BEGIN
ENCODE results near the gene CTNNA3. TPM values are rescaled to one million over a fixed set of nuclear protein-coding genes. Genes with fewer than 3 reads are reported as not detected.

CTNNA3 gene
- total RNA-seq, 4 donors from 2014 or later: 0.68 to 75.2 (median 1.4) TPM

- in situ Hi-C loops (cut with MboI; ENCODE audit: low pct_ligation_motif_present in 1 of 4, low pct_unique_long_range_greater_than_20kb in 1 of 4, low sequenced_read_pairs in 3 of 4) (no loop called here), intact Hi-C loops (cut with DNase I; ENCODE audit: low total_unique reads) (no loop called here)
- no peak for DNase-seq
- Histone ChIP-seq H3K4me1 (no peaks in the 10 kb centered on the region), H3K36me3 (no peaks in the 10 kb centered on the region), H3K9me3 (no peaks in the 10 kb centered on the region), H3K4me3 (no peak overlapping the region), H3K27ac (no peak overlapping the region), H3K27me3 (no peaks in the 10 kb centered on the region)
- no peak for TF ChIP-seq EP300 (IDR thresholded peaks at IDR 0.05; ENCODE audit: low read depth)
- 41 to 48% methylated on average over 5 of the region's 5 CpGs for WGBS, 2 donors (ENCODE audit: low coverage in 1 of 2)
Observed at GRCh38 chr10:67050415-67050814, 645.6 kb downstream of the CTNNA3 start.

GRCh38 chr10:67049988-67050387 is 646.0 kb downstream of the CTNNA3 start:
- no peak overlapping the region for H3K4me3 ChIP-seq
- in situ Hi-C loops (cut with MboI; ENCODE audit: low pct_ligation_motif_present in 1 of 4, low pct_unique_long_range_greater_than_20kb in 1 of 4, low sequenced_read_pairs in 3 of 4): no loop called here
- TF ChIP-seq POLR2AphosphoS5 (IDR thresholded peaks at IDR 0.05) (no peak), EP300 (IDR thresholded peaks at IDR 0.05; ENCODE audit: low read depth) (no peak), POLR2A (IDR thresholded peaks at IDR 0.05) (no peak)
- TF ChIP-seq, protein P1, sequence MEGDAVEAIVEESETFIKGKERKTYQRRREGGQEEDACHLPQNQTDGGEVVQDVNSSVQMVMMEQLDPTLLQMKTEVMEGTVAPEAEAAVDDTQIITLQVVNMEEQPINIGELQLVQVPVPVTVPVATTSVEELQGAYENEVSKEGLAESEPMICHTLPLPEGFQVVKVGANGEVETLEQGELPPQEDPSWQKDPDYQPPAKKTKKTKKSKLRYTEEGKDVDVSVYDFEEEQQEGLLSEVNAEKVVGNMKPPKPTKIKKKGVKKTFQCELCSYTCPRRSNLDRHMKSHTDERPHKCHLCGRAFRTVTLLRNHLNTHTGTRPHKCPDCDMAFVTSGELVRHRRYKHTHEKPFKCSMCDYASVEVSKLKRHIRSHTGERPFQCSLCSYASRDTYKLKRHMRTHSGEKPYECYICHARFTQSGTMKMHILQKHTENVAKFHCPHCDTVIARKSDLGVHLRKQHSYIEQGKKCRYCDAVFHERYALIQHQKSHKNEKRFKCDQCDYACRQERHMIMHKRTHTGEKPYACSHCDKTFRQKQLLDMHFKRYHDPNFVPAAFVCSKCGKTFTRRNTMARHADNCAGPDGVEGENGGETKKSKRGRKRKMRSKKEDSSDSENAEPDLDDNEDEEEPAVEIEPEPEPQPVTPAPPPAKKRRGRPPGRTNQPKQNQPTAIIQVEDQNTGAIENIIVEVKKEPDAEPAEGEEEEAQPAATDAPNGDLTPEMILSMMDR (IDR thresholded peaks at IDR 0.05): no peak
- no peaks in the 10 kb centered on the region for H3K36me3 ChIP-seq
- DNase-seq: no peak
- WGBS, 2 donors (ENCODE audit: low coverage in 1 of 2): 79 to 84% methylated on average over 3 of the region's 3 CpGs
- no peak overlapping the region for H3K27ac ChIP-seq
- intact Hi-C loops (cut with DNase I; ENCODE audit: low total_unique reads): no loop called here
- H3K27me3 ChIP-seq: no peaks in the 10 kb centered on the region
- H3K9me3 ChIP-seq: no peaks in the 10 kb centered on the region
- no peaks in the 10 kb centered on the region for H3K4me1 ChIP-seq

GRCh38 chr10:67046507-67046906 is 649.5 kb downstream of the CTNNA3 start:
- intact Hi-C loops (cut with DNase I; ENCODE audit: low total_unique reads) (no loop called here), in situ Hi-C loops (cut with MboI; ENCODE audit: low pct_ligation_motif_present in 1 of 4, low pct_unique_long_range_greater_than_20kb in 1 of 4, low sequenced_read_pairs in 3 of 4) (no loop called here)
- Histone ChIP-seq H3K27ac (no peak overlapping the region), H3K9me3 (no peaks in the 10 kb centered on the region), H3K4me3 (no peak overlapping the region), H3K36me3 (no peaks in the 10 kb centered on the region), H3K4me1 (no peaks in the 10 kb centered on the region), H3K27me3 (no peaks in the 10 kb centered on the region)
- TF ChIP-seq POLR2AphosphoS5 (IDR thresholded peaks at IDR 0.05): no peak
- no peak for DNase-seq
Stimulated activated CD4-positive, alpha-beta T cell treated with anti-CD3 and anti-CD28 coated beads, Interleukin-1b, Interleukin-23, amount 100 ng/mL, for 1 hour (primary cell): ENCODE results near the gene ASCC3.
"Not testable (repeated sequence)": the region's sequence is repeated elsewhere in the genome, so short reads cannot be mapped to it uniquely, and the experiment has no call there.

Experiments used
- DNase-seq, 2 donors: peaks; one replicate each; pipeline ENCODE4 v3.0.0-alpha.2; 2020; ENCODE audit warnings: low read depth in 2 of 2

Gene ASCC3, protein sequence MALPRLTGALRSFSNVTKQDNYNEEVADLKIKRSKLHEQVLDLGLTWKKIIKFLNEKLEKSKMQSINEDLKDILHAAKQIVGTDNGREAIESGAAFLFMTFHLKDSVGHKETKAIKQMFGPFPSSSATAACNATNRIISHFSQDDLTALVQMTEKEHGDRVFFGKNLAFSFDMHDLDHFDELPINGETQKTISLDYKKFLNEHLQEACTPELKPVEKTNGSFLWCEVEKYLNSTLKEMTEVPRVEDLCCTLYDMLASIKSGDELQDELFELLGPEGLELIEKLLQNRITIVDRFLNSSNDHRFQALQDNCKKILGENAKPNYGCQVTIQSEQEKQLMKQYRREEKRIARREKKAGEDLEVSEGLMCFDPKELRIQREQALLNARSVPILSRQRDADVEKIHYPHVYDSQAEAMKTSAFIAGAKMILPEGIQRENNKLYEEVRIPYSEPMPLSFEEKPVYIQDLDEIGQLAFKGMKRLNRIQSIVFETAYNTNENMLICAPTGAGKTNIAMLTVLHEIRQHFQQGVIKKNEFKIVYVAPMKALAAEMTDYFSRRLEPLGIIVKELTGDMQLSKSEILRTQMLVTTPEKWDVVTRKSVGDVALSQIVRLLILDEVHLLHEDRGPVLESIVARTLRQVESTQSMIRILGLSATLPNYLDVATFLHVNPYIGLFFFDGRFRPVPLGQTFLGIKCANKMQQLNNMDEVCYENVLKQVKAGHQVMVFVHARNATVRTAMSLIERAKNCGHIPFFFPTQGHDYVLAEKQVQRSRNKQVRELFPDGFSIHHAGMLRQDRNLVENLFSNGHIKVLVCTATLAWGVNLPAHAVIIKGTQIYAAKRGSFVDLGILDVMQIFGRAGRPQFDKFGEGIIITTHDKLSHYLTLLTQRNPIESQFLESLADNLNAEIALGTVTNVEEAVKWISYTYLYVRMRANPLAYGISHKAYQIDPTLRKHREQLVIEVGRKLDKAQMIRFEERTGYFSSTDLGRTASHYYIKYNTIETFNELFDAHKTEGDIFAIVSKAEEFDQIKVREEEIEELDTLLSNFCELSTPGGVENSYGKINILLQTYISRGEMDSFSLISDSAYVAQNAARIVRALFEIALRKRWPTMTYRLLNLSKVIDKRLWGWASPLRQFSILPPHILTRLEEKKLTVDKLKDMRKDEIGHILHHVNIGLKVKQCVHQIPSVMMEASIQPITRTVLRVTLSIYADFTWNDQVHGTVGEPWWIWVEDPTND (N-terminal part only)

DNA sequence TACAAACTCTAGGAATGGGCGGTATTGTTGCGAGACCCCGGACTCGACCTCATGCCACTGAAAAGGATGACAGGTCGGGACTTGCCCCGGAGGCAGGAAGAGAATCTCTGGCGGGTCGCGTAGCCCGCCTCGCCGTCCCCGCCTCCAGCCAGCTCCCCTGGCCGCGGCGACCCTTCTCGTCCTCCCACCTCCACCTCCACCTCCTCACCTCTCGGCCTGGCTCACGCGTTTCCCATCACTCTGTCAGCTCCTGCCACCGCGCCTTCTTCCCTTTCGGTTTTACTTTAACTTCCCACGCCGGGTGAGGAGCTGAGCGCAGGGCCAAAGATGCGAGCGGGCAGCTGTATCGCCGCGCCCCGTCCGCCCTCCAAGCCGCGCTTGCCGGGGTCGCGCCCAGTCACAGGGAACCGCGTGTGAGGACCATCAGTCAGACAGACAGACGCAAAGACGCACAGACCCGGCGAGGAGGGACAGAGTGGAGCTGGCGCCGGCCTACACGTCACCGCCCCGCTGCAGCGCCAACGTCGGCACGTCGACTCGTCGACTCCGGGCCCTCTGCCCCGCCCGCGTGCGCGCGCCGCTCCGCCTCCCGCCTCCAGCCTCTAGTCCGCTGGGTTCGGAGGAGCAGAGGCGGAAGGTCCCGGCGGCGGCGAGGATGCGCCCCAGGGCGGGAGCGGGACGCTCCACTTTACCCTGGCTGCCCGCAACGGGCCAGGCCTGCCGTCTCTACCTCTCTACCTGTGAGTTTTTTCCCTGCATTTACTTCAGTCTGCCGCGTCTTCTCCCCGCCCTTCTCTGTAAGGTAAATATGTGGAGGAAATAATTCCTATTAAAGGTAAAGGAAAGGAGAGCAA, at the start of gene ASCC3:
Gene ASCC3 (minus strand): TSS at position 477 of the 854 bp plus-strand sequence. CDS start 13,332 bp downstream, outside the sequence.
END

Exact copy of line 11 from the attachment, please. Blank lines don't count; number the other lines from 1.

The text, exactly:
- no peak overlapping the region for H3K4me3 ChIP-seq